References

Bateman, T. (2022) ‘Ukraine war: The Google Maps 'guerilla war' spreading news of the invasion inside Russia’, Euronews, 2 March [Online]. Available at https://​www.euronews.com​/​next/​2022/​03/​02/​ukraine-​war-​the-​google-​maps-​guerilla-​war-​spreading-​news-​of-​the-​invasion-​inside-​russia.


Beal, V. (2021) Cyberspace [Online], Webopedia. Available at https://​www.webopedia.com​/​definitions/​cyberspace/​.


Beck, K. (2006) ‘Multimedia und Internet’, in Beck, K. (ed) Computervermittelte Kommunikation im Internet., München, De Gruyter, pp. 1–11.


Bowen, B. E. (2010) The Application of Force and Strategy in Sun Tzu and Clausewitz [Online], E-International Relations. Available at https://​www.e-ir.info​/​2010/​12/​16/​the-​application-​of-​force-​and-​strategy-​in-​sun-​tzu-​and-​clausewitz/​.


Cieslak, M. and Gerken, T. (2022) ‘Ukraine crisis: Google Maps live traffic data turned off in country’, BBC News, 2 March [Online]. Available at https://​www.bbc.com​/​news/​technology-​60561089.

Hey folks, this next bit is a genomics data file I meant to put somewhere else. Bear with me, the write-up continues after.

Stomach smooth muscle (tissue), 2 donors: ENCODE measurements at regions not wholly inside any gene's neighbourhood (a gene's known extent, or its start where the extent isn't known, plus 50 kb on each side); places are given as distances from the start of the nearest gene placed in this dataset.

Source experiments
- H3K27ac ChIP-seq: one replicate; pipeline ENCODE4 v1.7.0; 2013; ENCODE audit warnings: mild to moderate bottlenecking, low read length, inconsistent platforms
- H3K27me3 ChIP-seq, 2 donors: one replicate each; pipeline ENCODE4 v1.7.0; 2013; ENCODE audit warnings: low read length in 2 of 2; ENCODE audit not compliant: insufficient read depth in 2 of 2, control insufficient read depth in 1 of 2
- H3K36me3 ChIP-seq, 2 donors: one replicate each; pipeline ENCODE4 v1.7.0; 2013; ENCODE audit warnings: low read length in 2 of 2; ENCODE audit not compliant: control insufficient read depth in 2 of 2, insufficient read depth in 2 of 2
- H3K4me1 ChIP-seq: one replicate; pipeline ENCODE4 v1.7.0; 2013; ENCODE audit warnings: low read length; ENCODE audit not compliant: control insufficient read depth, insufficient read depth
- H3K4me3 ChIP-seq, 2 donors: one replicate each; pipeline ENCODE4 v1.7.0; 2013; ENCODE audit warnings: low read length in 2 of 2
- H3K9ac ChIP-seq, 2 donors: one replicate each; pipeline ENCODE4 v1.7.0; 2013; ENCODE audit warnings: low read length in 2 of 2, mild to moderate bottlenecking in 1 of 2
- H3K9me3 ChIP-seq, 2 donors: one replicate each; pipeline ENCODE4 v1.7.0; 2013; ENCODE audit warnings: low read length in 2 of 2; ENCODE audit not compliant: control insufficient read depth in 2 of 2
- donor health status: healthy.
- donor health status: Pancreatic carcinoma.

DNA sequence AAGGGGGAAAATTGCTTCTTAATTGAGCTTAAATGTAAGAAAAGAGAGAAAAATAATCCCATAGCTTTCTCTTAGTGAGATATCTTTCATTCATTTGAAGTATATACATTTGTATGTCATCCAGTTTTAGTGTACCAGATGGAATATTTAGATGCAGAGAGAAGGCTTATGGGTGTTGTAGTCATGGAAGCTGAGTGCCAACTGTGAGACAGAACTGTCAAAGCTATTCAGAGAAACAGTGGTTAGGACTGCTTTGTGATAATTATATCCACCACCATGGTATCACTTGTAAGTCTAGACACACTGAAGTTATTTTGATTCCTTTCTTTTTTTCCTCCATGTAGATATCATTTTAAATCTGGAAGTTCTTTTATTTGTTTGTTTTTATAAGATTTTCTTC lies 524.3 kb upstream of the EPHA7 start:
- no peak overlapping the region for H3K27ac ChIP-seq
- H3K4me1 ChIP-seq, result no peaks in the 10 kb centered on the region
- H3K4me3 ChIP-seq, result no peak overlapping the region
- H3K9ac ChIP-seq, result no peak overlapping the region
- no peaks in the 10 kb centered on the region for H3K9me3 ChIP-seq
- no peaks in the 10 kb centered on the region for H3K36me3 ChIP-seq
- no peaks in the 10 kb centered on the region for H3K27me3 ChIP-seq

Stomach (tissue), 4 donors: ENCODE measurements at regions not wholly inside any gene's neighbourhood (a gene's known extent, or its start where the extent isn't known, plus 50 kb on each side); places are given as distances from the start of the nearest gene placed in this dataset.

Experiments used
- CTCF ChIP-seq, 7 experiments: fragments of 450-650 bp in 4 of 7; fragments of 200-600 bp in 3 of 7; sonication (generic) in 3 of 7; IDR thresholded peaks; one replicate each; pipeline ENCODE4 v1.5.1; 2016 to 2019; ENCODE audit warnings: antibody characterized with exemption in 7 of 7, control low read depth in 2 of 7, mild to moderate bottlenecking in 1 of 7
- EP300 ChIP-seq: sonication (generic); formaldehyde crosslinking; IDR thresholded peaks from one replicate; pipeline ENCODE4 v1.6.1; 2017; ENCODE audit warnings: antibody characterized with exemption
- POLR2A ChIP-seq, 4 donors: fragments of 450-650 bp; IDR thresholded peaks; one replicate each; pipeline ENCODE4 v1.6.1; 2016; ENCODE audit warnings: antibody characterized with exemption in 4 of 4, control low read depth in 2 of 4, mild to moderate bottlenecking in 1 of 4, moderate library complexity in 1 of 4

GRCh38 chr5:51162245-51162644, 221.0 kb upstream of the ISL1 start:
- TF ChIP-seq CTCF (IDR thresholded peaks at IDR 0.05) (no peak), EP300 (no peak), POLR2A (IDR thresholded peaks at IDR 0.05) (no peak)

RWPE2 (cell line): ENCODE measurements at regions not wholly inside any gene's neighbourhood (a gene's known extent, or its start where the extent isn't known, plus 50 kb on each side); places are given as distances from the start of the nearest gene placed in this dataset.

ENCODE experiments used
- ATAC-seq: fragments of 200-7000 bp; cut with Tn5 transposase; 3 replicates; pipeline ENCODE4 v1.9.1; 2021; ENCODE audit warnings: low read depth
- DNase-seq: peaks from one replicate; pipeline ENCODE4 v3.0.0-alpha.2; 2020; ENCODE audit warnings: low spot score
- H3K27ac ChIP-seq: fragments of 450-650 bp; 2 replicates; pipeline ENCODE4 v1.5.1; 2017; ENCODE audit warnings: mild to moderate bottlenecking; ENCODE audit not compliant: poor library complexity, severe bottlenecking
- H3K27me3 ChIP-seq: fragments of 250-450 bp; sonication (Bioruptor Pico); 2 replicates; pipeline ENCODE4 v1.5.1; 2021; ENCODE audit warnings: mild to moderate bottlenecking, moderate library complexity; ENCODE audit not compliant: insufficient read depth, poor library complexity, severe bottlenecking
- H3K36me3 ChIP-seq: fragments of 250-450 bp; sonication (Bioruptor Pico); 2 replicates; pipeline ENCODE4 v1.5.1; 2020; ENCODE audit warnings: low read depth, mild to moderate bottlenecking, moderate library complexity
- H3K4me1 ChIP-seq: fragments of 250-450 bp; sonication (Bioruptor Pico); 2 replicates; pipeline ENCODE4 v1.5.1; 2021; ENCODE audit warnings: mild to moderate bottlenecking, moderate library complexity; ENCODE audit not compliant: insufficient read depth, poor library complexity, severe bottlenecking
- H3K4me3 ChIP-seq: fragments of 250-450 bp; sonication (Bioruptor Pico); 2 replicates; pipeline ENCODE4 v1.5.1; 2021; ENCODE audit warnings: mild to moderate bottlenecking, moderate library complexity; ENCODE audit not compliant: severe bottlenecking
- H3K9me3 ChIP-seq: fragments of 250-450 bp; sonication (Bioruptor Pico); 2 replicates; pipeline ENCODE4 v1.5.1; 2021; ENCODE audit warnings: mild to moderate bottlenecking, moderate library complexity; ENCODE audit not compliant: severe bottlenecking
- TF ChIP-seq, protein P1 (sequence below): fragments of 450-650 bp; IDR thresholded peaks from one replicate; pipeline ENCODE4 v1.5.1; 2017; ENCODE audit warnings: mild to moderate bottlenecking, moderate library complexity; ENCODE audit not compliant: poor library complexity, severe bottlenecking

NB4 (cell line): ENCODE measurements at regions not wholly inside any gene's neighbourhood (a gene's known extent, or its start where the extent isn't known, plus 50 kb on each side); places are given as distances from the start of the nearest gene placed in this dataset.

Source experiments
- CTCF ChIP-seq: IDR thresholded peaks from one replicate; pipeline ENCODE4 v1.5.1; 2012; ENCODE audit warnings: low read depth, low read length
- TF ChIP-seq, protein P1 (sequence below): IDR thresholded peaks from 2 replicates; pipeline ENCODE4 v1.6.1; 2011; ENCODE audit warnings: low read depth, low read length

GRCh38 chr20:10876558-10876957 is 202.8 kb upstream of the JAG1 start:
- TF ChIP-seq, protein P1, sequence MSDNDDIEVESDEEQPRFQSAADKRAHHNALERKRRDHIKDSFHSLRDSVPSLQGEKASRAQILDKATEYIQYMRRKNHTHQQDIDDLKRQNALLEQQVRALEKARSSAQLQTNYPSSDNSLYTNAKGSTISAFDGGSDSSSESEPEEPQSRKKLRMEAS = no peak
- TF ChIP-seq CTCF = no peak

Clausewitz, C. von (1976) On War, Princeton, Princeton UP.


Friedman, T. (2022) ‘We have never been before’, New York Times, 25 February [Online]. Available at https://​www.nytimes.com​/​2022/​02/​25/​opinion/​putin-​russia-​ukraine.html.


Gaind, N. and Else, H. (2022) ‘Global research community condemns Russian invasion of Ukraine’, Nature, 1 March.


Harari, Y. N. (2018) 21 Lektionen fur das 21. Jahrhundert, München, C.H. Beck.